I Have No Clue Whether Lawyers Should Learn To Code by@jontobinla

I Have No Clue Whether Lawyers Should Learn To Code

June 16th 2022 1,205 reads
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Jon Tobin

I started coding at age eight, sitting in a Chicago basement with a Texas Instruments TI-99/4A. I would spend all days programming little games in BASIC. In high school, I made graphics for the then-burgeoning CD-ROM industry (Internet had not yet blown up). Instead of college, I opted to write web software for startups and public companies in the late 1990s. I did that for nearly fifteen years. Now I am a lawyer.
I recently became aware of the great discussion around whether or not lawyers should learn to code. Some think so, and others do not. Naturally, there are a variety of smart viewpoints and I encourage you to read up.
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Code can be beautiful and daunting.

Should A Lawyer Learn To Code?

I already know how to code, and I am glad that I do. It actually helps with the transactional/structuring work that I do for my legal clients — the simplicity and elegance demanded by code translates well to document drafting.
But it may or may not make sense for every lawyer to learn how to code. I have no idea what any given lawyer should do, but I can add some dimension to the discussion so that lawyers can make their own decision on how to proceed.
Coding is not easy. Sure, the basics are pretty easy, but to get to a point where you are marketable takes a ton of dedication. As with anything, my advice would be to learn how to code only if you love it and you can see yourself dedicating hours to the craft. Don’t do it out of obligation.
If you are a lawyer interested in expanding your technical chops, your time might be better served by starting small and understanding the conceptual foundations of software design (Rule 1: “Laziness is a virtue”).
To do that, spend time with a tool like Zapier to develop an understanding of how different systems can communicate with one another via an API. You can also delve into database tools like Knack. Honestly, with those two you can make a ton of new and useful things — without having to actually code (I actually built the first version of my firm’s legal subscription program this way).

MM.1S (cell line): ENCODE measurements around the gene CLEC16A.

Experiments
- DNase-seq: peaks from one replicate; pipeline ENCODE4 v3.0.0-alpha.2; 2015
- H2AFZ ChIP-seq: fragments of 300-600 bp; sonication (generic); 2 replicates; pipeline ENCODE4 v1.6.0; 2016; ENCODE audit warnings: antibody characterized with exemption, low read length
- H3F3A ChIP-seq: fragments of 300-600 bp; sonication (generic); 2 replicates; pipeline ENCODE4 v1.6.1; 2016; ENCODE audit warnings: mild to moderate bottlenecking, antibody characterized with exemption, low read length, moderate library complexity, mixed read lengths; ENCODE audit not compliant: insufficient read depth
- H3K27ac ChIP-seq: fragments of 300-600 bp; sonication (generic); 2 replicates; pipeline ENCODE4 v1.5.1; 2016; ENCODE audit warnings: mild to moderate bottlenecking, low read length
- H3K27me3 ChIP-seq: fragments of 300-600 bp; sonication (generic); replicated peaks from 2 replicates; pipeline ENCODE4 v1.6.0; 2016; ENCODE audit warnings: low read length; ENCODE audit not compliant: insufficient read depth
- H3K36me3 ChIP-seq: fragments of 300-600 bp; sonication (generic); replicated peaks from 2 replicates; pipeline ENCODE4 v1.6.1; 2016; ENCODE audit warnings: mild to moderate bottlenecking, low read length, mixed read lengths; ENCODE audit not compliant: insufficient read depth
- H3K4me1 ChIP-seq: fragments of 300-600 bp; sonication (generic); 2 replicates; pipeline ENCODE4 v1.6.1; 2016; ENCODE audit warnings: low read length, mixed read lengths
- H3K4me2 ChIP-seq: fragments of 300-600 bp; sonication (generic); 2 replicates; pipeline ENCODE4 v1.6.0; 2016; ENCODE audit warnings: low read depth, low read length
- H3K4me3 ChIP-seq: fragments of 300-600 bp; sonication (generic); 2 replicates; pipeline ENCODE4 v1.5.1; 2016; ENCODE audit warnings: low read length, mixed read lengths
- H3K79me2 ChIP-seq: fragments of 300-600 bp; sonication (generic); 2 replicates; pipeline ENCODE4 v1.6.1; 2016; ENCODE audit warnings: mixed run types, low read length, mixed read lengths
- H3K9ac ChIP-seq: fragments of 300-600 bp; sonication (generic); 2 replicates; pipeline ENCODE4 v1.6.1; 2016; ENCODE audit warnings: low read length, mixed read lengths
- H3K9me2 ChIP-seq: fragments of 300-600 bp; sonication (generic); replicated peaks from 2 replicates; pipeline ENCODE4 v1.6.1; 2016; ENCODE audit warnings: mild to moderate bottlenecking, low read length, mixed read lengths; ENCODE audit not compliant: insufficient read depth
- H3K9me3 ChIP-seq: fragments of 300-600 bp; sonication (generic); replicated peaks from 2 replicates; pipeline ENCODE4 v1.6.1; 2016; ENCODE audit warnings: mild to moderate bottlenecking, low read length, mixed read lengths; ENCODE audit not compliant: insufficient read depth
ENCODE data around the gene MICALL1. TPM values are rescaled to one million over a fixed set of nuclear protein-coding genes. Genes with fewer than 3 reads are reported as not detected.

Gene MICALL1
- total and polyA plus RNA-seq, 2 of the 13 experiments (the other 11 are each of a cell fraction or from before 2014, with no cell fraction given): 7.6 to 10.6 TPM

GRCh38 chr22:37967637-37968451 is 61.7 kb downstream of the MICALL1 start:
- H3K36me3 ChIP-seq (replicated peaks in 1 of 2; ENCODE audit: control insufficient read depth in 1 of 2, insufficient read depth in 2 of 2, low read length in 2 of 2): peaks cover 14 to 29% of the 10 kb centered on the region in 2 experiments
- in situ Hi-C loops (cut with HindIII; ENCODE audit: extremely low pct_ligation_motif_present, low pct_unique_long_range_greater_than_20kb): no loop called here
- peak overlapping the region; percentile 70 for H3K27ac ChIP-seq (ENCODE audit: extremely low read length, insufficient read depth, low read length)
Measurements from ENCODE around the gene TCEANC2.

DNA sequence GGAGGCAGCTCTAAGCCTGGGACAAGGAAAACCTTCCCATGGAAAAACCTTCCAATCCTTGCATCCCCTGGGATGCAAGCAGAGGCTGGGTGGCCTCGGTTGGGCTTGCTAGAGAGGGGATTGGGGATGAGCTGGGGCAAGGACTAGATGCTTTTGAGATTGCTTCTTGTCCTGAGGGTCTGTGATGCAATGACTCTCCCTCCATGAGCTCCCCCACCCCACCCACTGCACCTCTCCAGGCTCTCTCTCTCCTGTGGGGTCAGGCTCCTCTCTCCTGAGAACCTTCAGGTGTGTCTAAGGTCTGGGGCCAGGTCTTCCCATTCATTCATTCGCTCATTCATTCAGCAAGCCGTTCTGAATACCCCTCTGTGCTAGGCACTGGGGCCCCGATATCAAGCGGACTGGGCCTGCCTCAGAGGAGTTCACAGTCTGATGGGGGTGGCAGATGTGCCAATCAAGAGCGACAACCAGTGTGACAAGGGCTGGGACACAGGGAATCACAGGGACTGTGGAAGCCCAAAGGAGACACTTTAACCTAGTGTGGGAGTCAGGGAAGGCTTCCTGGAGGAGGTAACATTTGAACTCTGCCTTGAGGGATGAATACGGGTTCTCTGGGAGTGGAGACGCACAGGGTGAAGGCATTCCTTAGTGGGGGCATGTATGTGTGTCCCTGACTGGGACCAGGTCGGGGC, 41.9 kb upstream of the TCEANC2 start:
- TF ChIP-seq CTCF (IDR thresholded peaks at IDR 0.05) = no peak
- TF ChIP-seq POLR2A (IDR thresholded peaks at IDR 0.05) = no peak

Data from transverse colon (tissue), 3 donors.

Once you start to hit limitations with those tools, then figure out what you need to learn in order to improve your product. And that might mean learning to code. By then you will be comfortable enough with the broader concepts so that coding won’t be so intimidating and you can focus on learning the bits that you need to learn to solve the current problem at hand.

Instead, Learn How To Create A Product

Did you know that when developing a new technology product, coding is only a part of the equation? The real game is to build a product and then find the right customers for that product. And that goes far beyond coding.
It means getting potential customers in front of your product and then getting feedback to test your ideas. Then it means rapidly modifying and iterating your product to serve your customers needs. Then repeating, while probing for weakness in your offering (that’s what “fail faster” means).
All of that can be done without learning to code. There are a ton of good books out there that break it down, so if you are an innovative lawyer your time might be better spent learning how to do something like product/customer development. Or you might actually enjoy coding.
Also, understanding technology basics helps when you want to communicate your ideas to programmers or other engineering people. It allows you to have more accurate and higher-bandwidth conversations and see opportunities.

The Real Barrier To Legal Innovation

All of this leads to a deeper issue: why does legal innovation come so slowly? It’s not that lawyers are opposed to innovation or that they are risk averse or addicted to the billable hour. All that’s a load of crap; lawyers are as tech phobic and as risk averse as the general population.
The real reason that legal innovation seems slow is because non-lawyers cannot own a stake in a law firm. That means that if you find a rad coder that you want to bring on board, you can’t compensate him or her with a stake in the company. It also means that if you have an investor excited about funding your idea, they can’t do it.
Obviously, this creates huge inefficiencies for law firms who want to innovate and leaves legal innovators with the option of making tools that support current business models or having lawyers learn to code.
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